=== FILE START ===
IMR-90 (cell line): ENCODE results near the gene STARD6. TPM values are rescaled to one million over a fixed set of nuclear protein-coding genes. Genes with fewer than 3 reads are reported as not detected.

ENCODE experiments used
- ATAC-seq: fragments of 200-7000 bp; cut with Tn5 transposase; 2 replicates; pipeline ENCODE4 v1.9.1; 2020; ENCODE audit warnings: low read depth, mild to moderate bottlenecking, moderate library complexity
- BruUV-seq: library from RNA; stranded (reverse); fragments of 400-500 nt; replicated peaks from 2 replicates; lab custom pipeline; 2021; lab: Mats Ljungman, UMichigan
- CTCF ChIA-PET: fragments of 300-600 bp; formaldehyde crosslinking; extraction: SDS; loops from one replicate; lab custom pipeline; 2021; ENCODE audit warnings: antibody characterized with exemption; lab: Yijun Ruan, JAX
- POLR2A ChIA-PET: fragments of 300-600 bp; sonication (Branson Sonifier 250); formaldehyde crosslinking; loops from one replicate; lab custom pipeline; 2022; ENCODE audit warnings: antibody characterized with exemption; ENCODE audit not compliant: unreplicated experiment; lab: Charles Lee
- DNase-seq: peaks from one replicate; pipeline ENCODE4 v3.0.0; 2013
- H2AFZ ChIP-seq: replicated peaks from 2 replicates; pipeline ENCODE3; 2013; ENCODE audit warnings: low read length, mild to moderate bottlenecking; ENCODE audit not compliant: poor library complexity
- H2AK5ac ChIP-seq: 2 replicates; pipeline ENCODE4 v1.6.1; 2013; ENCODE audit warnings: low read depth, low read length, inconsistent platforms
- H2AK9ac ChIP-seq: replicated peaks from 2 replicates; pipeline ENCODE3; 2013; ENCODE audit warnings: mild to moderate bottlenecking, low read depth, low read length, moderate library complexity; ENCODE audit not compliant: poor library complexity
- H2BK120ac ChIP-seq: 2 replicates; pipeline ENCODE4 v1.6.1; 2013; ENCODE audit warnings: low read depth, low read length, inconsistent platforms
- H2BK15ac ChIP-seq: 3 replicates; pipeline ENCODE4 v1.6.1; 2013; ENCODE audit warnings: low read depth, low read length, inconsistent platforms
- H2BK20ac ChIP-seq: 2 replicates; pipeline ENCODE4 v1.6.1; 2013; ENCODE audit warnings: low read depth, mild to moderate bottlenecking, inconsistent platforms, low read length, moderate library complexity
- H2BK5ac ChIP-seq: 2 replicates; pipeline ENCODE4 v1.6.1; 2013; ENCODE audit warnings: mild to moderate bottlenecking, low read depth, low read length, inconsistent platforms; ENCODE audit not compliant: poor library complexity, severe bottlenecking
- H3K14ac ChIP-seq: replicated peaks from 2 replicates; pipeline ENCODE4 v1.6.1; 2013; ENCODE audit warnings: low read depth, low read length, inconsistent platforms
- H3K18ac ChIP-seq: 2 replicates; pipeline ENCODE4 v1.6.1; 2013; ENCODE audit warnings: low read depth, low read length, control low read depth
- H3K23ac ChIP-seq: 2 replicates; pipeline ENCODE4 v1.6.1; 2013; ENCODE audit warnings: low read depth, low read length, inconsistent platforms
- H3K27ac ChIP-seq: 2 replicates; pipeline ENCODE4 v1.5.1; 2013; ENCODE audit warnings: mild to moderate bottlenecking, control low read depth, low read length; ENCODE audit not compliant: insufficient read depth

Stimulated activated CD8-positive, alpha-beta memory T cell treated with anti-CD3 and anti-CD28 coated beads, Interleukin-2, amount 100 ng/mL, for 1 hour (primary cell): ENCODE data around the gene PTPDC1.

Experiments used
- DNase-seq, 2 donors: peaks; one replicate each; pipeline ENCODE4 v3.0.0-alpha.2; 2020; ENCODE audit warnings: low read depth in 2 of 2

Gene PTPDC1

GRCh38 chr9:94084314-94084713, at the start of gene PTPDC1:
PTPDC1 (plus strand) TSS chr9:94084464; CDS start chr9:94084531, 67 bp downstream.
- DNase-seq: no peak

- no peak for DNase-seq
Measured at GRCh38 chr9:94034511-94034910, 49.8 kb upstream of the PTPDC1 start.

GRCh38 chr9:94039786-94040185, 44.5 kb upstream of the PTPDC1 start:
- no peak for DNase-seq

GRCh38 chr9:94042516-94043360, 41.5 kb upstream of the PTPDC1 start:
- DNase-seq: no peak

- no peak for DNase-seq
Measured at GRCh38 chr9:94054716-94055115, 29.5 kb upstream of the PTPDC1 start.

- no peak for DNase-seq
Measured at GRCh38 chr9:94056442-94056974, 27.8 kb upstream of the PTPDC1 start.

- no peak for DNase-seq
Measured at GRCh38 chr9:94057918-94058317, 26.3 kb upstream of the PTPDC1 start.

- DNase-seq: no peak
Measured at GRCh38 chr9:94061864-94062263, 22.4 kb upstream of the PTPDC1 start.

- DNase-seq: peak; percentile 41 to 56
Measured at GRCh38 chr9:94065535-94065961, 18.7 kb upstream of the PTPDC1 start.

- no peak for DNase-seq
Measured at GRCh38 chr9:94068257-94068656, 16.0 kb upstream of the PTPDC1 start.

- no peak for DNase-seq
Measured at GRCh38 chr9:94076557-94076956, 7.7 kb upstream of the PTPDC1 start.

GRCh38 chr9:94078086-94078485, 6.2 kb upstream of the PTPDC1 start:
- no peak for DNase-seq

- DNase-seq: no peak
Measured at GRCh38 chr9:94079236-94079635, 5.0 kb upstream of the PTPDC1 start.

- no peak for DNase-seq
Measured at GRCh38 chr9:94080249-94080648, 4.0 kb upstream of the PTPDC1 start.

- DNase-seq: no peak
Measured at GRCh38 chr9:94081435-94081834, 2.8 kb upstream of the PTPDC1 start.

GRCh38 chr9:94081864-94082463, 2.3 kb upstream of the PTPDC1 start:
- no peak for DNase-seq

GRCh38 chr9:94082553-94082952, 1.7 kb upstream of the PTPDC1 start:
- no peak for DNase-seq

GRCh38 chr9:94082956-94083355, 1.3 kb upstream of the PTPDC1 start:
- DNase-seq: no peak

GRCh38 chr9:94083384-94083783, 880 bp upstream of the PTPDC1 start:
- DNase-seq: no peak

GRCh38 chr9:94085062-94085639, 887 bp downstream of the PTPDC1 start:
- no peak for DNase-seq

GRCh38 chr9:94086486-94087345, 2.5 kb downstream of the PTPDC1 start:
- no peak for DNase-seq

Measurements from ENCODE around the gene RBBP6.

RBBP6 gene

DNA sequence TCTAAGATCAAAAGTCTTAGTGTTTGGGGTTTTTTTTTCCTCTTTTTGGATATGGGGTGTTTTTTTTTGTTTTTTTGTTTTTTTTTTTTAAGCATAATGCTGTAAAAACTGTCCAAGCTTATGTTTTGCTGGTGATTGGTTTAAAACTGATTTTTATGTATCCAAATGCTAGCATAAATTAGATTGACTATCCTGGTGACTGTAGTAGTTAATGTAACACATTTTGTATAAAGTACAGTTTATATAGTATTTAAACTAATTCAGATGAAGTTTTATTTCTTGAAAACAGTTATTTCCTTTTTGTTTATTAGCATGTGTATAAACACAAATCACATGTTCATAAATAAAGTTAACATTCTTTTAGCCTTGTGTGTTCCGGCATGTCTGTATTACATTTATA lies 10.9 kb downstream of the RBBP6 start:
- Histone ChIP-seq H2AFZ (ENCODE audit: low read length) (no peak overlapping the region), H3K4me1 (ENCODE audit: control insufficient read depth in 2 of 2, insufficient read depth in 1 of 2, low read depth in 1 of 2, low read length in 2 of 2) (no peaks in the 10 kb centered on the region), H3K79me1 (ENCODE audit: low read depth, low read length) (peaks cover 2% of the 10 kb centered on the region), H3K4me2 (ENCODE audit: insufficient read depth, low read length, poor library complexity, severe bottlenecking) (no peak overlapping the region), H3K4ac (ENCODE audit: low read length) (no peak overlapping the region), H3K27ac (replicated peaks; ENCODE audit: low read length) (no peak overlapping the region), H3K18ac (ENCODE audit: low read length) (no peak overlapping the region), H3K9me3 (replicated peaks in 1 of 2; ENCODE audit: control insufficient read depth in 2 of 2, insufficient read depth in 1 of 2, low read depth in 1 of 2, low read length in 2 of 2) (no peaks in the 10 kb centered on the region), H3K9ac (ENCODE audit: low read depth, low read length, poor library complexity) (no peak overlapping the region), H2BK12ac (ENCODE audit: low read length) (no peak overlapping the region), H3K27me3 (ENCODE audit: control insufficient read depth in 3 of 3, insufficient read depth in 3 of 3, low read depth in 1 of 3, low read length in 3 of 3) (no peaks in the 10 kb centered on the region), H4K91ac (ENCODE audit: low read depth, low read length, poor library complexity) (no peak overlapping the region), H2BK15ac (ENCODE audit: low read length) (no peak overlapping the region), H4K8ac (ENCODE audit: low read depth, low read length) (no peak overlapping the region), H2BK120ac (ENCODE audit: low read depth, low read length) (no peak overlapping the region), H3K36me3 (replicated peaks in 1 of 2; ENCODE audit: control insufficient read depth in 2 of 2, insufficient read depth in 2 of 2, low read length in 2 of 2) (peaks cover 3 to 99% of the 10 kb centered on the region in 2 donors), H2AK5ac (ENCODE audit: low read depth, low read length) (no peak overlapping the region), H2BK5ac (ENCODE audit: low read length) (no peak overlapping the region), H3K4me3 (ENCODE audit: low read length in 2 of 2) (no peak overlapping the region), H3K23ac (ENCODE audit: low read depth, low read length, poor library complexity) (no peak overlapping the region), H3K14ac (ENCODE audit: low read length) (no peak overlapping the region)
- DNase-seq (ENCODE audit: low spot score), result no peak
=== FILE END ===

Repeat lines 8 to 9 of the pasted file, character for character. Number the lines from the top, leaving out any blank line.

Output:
- H2AFZ ChIP-seq: replicated peaks from 2 replicates; pipeline ENCODE3; 2013; ENCODE audit warnings: low read length, mild to moderate bottlenecking; ENCODE audit not compliant: poor library complexity
- H2AK5ac ChIP-seq: 2 replicates; pipeline ENCODE4 v1.6.1; 2013; ENCODE audit warnings: low read depth, low read length, inconsistent platforms